To raise the compression, most people are content to cut the cylinder heads, and it probably works well enough in most engines except the Boss 429. As Gapp points out, there are four “O” rings for the cylinders, and nothing less than 21 “O” rings to seal off the various water passages. Any time you cut the head, all of the “O” ring grooves must be reworked since the Boss 429 is for all practical purposes a dry deck engine. Besides, the combustion chamber has two side sections taken out of the circle so the cutting of the head doesn’t remove as many cc’s as cutting the deck of the cylinder block, where the volume gain is based on full circle area. It is, therefore, no surprise that the heads are left alone, and that decking just .025 inches from the block deck raised the compresson to a comfortable 13-to-1.
Grand National rods may be heavier than the ones made for streeet use, but they’re also designed to go 500 full throttle miles, and at a quarter mile a shot, that makes for quite a few runs. Since they’re made of 4340 steel and fitted with half inch bolts, you can understand why they last. The 429 rod bearings are .860 inches wide, while the ones on the 427 SOHC only measured .740 inches across. At first glance an eighth of an inch may not look like much of a change, but it represents a 17-percent increase in bearing area, more than enough to guarantee good life. The two partners had quite a session using clay to check the piston to cylinder head clearance and then doing a little file work here and there to work out the close spots.
The stock oil pan was deepened two inches and fitted with bustles on each side. This brough the capacity up to ten quarts, including the filter, without cutting to far in on the ground clearance. The neat street type engine oil pan baffle was left unchanged, but the sump pick-up was dropped closer to the new bottom. Moving up from there, you’ll find a race-type two-gear pump selected for its ability to digest metal particles. This pump, incidentally, is different from the more convential Gerotor pump released on the Cobra Jets and Super Cobra Jets. As an added precaution, the pressure relief spring was shimmed to increase the oil pressure.
As far as Wayne Gapp is concerned, the name of the game is getting out of the gate, and there isn’t enough power available on gasoline to turn that trick with a torque converter. Instead Wayne and Bill Jameson fell back to an old stand-by, a dual disc 427 drag racing clutch, complete with a 40-pound flywheel, which they had salvaged out of their old ’66 AFX Comet. It worked then and it still does now. Now, a clutch may be great, but both Wayne and Bill are still sold on the fast consistent shifts of an automatic. However, adapting the C-6 automatic to the 429 engine proved to be something of a problem because, for one thing, the starter had to be moved to clear the flywheel. Then, some of the bolt holes and dowels no longer fit. Now, both the engine and the transmission are fastened to the quarter-inch supporting bulkhead. Helicoils (small coiled steel wire inserts) were threaded into the bulkhead so that frequent disassembly wouldn’t strip the aluminum. Three of the original bolts go straight through from the transmission to the engine while the rest tie in via the adapter. The C-6 has been thoroughly reworked to beef it up and also convert it to a full manual shift. Topping all of this is a logghe ratchet-type shifter. A 14 5/8-inch drive shaft will never win any prizes for length and even this space had to be carved out the hard way by converting the trans to use a short tail shaft. A brand new cross member, retained by just two bolts, cuts down on the amount of work it takes to remove the transmission.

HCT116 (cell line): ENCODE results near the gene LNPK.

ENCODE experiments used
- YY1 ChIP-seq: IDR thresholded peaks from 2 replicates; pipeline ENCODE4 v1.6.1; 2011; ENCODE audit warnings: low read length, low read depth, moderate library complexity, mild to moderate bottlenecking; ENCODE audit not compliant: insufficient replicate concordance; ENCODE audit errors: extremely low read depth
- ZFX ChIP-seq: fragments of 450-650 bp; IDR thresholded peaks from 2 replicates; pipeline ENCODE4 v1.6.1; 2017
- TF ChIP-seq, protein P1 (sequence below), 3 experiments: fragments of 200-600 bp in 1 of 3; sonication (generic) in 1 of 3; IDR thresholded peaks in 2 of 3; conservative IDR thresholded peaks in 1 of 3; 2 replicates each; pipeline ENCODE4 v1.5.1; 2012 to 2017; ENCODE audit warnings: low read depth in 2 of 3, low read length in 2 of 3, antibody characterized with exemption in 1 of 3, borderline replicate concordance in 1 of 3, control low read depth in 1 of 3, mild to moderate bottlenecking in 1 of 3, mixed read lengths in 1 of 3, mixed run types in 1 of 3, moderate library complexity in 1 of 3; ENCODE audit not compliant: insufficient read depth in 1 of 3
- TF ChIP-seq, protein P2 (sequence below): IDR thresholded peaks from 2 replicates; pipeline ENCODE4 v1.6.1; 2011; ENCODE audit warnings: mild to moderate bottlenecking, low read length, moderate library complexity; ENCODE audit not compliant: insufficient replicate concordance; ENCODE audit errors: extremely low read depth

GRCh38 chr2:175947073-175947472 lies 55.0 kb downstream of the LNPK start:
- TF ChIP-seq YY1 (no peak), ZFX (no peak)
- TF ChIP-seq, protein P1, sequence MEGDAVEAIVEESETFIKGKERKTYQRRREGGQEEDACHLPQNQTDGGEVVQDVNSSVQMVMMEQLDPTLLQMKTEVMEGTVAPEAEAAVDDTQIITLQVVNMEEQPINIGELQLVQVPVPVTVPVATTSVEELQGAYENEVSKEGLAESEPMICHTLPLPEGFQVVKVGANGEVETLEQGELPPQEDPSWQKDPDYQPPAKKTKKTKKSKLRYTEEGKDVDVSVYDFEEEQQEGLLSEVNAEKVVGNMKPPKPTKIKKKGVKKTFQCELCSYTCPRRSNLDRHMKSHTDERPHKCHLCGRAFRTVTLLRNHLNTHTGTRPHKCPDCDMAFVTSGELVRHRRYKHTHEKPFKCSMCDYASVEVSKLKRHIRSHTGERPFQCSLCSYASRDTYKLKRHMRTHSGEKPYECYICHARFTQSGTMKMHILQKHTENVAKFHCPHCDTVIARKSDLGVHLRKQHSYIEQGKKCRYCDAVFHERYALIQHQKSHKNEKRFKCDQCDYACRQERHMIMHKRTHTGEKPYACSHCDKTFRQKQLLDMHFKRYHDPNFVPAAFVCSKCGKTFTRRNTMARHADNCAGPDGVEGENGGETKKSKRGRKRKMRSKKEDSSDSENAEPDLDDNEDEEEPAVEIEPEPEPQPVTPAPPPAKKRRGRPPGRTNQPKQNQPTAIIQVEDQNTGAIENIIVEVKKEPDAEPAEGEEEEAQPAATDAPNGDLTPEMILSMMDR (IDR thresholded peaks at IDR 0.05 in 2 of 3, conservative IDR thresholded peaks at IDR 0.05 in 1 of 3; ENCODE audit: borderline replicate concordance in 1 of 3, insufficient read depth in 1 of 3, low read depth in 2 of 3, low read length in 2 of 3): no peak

Since Wayne’s machine is not straining at 150 mph, even with 4.57 gears, you can see that the engine’s rpm capability is not neglected. Logghe supplied the narrowed rear, the shortened axles and teh set of drum brakes out of a 1968 Fairlane station wagon. The drums proved more than adequate in stopping the car, have less drag than discs and also offer a good holding power on the starting line when preloading the clutch. Rubber includes a set of 12.00 x 16 M7H’s mounted on 10-inch Cragars and, so far, the best tire pressures have been between six and eight pounds. To cut down on rolling resistance up front, Wayne picked a set of radial ply 5.60 x 15 Pirellis mounted on four-inch Halibrand rims and pumped up to rock hardness.
Wayne and Bill operate on a tight budget, and instead of going all out for a brand new frame they picked up a used Logghe frame in good running shape from a well-known Ford racer. It offers 120-inch wheel base, plenty of stability and ample room for the big engine set-back–it’s nice to play the percentages but you still need a certain amount of inches to accomodate the driver.
Everyone is entitled to their little secret and Wayne has been doing a lot of experimenting with frame wedging and suspension units to get the most powerful gate job. After campaigning what amounted to a wheelie machine for a couple of years, Wayne now feels that picking up the front end too much just hurts the et. “You want to go forward, not up” Mind you he doesn’t mind carrying the front wheels and putting most of the load on the rear ones, but he still wants to handle well and goin in a straight line.The wheelie casters have been brought down close to the ground and steadided with a cross-piece. This gains quick contact with the ground as soon as the nose begins to lift, and avoids the sudden changes in loading. For instance, if the front end rears up hard enough, it can then jerk the rear wheels off the ground as well, while limiting the rise gains top traction.